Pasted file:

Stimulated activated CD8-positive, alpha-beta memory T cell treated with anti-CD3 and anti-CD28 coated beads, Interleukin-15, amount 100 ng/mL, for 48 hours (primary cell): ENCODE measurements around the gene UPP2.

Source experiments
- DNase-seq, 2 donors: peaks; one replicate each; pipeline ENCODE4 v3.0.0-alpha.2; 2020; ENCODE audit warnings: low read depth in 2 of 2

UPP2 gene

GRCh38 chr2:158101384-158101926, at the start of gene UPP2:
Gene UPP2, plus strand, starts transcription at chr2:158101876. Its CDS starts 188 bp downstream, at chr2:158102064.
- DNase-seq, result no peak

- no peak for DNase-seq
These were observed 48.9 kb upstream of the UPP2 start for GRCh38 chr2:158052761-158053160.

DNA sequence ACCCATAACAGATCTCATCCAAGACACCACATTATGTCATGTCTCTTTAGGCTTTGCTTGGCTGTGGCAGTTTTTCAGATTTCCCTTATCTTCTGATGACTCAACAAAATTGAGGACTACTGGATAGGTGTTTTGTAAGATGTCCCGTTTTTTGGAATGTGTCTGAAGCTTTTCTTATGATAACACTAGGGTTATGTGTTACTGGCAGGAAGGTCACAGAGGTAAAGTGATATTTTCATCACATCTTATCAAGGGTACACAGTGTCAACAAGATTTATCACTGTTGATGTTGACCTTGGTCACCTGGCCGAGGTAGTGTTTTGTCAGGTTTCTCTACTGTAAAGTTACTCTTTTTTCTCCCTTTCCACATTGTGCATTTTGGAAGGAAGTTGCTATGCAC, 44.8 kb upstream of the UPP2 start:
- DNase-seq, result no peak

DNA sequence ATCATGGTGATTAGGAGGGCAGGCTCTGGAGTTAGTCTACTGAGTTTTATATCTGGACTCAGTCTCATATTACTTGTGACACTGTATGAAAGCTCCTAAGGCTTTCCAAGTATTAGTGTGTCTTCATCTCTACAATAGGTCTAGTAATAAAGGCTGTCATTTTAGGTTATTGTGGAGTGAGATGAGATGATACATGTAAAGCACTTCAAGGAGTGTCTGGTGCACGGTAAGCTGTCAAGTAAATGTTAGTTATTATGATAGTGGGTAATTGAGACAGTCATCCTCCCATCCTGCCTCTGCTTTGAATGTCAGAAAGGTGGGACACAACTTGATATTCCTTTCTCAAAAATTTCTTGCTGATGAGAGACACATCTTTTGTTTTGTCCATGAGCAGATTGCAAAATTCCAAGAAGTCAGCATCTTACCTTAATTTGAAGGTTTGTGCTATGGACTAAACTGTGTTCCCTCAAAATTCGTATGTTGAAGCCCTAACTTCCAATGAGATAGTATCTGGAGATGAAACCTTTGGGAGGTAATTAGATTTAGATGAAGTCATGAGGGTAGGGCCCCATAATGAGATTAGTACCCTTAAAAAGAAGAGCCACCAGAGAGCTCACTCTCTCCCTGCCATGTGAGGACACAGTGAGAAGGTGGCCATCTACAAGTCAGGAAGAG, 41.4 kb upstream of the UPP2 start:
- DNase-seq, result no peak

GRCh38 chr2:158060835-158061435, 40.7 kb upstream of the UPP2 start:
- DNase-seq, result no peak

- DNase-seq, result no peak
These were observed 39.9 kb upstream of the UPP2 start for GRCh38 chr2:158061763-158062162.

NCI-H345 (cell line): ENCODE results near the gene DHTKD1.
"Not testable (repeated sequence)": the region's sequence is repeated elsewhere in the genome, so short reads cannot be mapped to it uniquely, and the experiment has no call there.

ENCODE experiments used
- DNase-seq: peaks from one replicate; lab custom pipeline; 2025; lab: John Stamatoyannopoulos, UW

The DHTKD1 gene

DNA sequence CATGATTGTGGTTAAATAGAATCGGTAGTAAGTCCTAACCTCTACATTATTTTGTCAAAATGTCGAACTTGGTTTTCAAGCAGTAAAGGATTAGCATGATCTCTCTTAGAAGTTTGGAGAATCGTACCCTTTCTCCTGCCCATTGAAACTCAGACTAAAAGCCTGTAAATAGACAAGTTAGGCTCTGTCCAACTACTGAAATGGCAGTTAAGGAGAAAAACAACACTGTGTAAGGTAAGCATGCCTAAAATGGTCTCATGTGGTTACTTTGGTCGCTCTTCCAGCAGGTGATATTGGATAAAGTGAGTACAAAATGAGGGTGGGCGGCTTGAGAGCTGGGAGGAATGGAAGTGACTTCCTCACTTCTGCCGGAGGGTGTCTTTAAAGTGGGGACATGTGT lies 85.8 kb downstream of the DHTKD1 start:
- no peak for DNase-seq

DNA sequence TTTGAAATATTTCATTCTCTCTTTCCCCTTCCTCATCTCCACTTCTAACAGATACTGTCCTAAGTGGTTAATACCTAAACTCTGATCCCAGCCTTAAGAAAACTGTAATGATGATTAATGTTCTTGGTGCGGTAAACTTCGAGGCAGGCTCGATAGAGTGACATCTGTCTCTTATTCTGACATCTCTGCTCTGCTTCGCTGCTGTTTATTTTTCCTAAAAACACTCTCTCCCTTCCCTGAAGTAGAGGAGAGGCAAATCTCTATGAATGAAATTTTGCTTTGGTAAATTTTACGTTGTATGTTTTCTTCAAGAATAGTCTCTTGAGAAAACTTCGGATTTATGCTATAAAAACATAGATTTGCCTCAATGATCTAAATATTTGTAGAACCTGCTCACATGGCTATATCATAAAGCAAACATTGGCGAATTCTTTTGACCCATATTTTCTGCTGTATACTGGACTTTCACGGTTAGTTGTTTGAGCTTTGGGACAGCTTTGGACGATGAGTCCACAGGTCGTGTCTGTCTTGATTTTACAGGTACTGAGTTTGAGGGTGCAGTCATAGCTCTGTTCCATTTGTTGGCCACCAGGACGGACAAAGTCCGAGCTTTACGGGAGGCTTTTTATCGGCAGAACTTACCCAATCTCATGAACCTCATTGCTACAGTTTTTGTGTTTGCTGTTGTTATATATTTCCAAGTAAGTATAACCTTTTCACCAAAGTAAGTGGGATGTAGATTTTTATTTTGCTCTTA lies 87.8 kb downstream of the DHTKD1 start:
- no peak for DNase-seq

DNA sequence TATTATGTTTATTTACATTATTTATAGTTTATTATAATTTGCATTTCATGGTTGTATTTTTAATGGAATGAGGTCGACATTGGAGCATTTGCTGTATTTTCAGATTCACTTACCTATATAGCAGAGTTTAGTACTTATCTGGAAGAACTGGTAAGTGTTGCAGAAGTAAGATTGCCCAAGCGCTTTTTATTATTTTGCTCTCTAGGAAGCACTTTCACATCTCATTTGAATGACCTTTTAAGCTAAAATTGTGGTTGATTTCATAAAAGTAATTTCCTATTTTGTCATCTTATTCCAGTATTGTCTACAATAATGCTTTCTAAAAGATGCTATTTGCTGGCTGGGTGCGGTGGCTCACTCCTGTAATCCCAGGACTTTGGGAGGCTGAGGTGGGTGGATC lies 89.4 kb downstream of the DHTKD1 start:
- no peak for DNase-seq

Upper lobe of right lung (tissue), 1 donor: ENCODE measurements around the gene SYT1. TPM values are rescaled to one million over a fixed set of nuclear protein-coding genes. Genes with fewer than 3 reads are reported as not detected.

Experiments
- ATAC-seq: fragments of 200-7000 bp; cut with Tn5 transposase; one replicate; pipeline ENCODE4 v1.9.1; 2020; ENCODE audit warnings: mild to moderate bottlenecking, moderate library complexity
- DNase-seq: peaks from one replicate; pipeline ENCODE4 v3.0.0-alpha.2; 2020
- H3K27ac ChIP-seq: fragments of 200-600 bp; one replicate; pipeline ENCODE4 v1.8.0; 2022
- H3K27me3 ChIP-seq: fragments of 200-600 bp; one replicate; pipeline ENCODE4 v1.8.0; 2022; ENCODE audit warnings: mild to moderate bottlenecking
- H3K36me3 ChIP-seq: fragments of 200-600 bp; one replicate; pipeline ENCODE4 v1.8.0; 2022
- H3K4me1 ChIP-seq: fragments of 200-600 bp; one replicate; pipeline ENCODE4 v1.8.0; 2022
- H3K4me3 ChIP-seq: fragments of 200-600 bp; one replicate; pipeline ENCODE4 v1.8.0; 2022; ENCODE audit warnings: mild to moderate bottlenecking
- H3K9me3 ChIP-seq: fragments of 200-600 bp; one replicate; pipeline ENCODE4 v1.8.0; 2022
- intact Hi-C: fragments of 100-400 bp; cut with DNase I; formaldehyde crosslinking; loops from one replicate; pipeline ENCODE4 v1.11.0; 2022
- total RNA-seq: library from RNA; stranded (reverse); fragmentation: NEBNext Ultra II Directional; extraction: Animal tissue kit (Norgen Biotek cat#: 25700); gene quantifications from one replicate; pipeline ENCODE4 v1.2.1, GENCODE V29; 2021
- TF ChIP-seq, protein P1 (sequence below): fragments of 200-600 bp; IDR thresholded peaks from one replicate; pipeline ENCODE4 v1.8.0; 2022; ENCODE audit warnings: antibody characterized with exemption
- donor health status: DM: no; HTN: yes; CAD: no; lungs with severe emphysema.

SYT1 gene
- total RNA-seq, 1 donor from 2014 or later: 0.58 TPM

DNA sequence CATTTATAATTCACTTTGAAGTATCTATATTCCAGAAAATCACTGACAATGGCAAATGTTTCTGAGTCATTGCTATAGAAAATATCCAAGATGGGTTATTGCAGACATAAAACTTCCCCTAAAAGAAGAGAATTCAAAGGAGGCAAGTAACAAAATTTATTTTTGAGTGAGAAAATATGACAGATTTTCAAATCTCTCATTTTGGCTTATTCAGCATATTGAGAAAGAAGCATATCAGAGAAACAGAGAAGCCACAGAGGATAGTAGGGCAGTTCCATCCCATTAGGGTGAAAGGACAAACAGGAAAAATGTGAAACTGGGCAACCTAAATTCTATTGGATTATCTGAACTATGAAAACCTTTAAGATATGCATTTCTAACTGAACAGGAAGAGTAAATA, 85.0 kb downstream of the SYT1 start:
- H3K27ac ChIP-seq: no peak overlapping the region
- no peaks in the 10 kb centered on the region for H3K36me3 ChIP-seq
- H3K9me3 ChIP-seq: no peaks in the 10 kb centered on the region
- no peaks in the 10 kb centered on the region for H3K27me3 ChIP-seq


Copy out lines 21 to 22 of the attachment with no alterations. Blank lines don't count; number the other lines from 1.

- DNase-seq: peaks from one replicate; lab custom pipeline; 2025; lab: John Stamatoyannopoulos, UW

The DHTKD1 gene